“Accountants are expensive!” is a phrase we hear often from Sole Traders and Small Business Owners.
However, in our experience there are plenty of accountancy firms that are worth their weight in gold. If you think that having an accountant is an unnecessary outlay in your business, we urge you to think again. Not having an accountant on board can cost you more in lost profit, fines and incorrect taxes than the whole year of accountancy fees. We would recommend that every small business gets the support of good accountant from the outset. Here are some reasons why:
Keeping correct records means keeping on top of cash-flow
Your accountant will be able to help you keep accurate records of your income and expenditure, to help you forecast your cash-flow and identify any issues. Consistently monitoring cash-flow will help you identify any “tight” months and give you the opportunity to make plans and deal with issues. It will also help you identify patterns in your spending and to develop budgets for your future spending. A common reason that businesses fail is that they don’t have an understanding of their expenditure and have let it run out of control. If revenue is flowing, it’s easy to think that everything’s going swimmingly; but if you’re spending more than is coming in then you’ll be heading for trouble. Your accountant can help you understand your cash-flow.
Be sure that you have met all your HMRC obligations
There’s nothing more damaging to a small business than a large unexpected tax bill or penalty. More often than not, these types of letters surface months after the tax “event” (end of tax year, VAT submission, etc.) took place. Often in the start-up phase, small business owners are not fully aware of all their tax reporting obligations and may innocently miss something. Unfortunately, in the eyes of HMRC there is no excuse for ignorance and issue surcharges and penalties for incorrect or missed reporting.
In addition, HMRC will estimate what’s owed in some scenarios such as VAT and PAYE and may not allow an appeal if too much time has passed, meaning you are possibly left to pay more than you would if the reports were submitted correctly and on time. Your accountant will be aware of the reporting obligations and will help you ensure that all your records are up-to-date and reported correctly.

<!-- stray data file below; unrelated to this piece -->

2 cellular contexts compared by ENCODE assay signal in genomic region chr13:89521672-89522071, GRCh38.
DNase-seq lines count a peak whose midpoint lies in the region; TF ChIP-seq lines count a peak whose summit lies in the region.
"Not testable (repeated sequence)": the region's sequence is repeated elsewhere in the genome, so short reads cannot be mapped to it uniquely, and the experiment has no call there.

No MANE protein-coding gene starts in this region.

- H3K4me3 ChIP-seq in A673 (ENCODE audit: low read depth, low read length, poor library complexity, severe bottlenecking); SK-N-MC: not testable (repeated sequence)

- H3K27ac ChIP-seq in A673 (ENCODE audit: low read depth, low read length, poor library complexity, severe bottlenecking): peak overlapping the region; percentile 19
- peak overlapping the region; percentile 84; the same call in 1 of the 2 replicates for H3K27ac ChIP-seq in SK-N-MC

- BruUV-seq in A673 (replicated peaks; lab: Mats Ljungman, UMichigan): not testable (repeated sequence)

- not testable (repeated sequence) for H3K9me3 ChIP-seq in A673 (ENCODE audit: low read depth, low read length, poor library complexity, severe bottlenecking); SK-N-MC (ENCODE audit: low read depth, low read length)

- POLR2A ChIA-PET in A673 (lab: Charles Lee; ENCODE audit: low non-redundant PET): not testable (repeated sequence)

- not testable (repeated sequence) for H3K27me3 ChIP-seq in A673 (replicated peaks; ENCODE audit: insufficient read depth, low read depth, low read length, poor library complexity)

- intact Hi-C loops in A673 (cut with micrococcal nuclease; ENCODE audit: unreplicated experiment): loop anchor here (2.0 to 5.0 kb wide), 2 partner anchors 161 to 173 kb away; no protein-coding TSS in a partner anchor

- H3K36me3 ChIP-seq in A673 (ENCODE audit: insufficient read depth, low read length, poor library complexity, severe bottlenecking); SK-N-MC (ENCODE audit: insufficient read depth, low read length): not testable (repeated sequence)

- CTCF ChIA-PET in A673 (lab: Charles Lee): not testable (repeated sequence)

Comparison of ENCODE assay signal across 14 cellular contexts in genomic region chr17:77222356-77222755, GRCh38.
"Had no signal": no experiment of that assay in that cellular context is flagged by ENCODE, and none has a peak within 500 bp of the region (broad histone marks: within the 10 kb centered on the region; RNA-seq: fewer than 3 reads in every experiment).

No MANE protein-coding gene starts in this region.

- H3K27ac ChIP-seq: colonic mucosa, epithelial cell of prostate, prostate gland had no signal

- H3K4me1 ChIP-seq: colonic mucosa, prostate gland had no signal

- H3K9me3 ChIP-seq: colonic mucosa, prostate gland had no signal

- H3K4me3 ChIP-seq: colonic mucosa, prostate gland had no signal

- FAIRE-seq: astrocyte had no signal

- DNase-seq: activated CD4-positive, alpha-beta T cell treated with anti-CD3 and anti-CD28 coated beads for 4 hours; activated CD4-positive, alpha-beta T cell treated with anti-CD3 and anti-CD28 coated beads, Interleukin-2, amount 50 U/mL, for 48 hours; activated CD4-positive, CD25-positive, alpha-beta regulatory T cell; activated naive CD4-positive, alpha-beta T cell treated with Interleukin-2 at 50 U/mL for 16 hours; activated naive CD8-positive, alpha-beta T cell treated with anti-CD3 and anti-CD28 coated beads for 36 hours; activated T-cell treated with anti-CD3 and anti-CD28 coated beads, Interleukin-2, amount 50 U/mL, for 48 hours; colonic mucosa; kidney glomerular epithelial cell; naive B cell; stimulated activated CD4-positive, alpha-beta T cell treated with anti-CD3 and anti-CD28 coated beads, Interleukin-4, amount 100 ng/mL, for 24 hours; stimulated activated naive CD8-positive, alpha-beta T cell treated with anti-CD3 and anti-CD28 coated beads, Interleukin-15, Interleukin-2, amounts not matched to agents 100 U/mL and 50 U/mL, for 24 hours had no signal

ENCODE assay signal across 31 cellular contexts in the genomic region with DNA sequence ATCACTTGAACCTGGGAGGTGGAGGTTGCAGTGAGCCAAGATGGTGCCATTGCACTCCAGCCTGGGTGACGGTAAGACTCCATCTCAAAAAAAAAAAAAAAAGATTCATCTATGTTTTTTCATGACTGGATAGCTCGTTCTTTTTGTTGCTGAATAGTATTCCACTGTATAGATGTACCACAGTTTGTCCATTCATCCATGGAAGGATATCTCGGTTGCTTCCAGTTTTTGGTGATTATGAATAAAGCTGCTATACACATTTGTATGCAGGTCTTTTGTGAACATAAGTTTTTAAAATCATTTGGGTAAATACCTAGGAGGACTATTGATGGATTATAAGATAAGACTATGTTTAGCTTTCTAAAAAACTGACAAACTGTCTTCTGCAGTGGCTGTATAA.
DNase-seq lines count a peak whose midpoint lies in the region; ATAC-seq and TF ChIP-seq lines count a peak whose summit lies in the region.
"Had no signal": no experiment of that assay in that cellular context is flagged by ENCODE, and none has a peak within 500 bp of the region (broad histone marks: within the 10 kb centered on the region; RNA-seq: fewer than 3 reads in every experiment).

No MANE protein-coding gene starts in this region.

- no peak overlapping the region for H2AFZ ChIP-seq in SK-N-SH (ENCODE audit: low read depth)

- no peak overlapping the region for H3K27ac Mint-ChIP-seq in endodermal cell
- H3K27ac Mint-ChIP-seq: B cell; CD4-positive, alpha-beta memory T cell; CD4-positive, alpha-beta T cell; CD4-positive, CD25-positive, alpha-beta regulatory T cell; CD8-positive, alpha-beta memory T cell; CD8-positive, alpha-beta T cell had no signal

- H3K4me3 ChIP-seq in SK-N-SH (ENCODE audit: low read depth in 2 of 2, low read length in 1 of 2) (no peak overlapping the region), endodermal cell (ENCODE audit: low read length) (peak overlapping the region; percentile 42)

Make sure your employer obligations are met
PAYE, National Insurance and Pension Schemes can be a minefield and if you are in anyway uncertain about dealing with such matters then get a professional to deal with it for you. Getting payroll wrong can be catastrophic to both you and your employees. We often see businesses that are in difficulty because they have failed to make allowances for PAYE and then cannot afford to pay. It is possible to negotiate with the HMRC if you cannot afford to pay PAYE in one go, however, it’s much better to avoid such problems from the start.
Be aware of your profit margins
Your accountant will be able to offer you several different business reports. An important report is your profit and loss (P&L) on a monthly, quarterly and yearly basis. You may have been making plenty of sales, but if there is not sufficient profit in these sales you could be trading at a loss without realising it. Your accountant can help you identify the gross and net profit in your business. They can also suggest ways that you might improve profit margins by looking at your fixed costs and costs of goods sold.
Have a safe pair of eyes in case things go wrong
Don’t just speak with your accountant once a year, communicate regularly, they will be able to give you advice and guidance throughout the year and help to identify any areas for concern sooner rather than later. Your accountant will also have an established network of support services that they may recommend to you if they can see that you’re heading for trouble. Most will know of a business mentor they can recommend, will be aware of government grant schemes for funding and can recommend a debt specialist such as R2B to help you get back on track before things get unmanageable.